How the Sharing Economy is Enabling Smarter Working

What started as a way to make cash from renting a spare room has become an unstoppable revolution. The so-called sharing economy, pioneered by companies such as Airbnb and Lyft, is continuing to disrupt traditional transactions.

By 2025, total spending in the UK sharing economy could peak at £140 billion, according to a report by PricewaterhouseCoopers. In 2016, it amounted to £13 billion.

And it isn’t just changing the way we pay for services. The sharing economy is influencing the way we do business, too. Small businesses and sole traders can make extra cash by renting out spare rooms, office space, and equipment. On the flip side, having resources such as meeting rooms and cars easily at hand, without having to invest in a long-term purchase, could save serious money.

Getting the Job Done

There are the everyday tasks completed by staff members or freelance workers. But what about those one-off jobs that you don’t have time for, and could prove expensive to outsource?

Some small businesses may find it difficult to justify investing in marketing or IT departments, for example. Apps and websites focused on outsourcing tasks, from the mundane to the highly skilled (or both), address this problem. Time etc connects business people with virtual assistants, making delegation a little easier. Tasks include arranging travel, writing blog posts, transcription, invoicing, and managing social media accounts.

Similarly, TopTask connects business owners to London university students with relevant skill sets. Applicants are interviewed and vetted before being added to the talent pool. That means the business owner gets skilled help at an affordable price, while the student gets work experience and (probably much-needed) cash.

On a broader scale, TaskRabbit aims to help people get pretty much any job done, from painting a wall or hanging a picture to assembling flat-pack furniture. The system connects users to people who can help with laundry, delivery services, interior decoration, and repairs. So it could be a great option for getting the office up to scratch or moving bulky items. There is even an option for hiring a personal assistant—who could well be a longer-term solution to all those niggly little jobs.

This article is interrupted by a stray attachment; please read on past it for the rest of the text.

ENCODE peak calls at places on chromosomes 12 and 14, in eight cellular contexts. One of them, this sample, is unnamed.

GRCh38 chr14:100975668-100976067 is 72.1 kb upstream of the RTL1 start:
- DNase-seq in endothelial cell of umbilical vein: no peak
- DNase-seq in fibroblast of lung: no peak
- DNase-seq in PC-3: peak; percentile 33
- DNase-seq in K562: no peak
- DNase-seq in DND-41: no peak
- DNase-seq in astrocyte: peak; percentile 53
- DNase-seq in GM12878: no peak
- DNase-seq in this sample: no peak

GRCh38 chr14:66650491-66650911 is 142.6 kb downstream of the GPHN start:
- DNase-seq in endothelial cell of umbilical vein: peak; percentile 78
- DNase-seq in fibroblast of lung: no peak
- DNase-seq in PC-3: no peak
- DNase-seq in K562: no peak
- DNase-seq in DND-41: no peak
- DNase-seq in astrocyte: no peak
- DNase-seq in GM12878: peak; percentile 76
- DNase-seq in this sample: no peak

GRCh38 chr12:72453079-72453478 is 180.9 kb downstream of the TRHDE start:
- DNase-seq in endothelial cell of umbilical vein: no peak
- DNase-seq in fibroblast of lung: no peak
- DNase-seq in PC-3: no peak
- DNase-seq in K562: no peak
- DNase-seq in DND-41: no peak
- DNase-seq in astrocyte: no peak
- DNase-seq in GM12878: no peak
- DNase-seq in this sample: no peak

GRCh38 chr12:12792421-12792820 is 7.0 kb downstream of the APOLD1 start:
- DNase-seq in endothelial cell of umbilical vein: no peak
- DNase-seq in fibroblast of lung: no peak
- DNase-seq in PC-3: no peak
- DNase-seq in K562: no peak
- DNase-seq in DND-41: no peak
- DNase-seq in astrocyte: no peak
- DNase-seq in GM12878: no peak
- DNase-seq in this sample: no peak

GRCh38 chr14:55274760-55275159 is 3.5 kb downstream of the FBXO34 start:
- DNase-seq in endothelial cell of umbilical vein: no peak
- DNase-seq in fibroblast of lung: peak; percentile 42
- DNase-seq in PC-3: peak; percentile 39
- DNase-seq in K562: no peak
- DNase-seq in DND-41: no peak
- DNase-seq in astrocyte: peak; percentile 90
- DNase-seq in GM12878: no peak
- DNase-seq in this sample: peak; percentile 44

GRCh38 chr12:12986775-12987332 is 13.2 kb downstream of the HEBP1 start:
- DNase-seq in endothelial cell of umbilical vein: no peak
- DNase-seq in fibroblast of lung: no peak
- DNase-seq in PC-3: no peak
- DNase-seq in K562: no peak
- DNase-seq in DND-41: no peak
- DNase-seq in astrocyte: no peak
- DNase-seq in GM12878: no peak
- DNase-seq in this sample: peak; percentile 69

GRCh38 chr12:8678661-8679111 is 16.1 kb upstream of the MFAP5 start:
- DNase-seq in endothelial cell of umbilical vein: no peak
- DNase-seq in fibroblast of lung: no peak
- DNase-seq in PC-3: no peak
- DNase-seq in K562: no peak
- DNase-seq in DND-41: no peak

A Bigger Toolbox

Sharing Tools

Initiatives such as Streetbank, where people share tools and equipment, were introduced to benefit and unite communities. They can be invaluable for business owners, too, reducing the amount of cash spent on buying equipment that may only be used once or twice. That wallpaper stripper you need to redecorate the office, for example, or catering equipment for a work party.

Streetbank is free, with the proviso that you must contribute at least one thing that others can borrow, while the Library of Things= is crowd-funded by memberships and pay-as-you-go rental fees.

The initiatives are still primarily aimed at engendering a sharing, caring spirit in communities, so you are expected to get a little involved. But that’s never a bad thing in business, is it?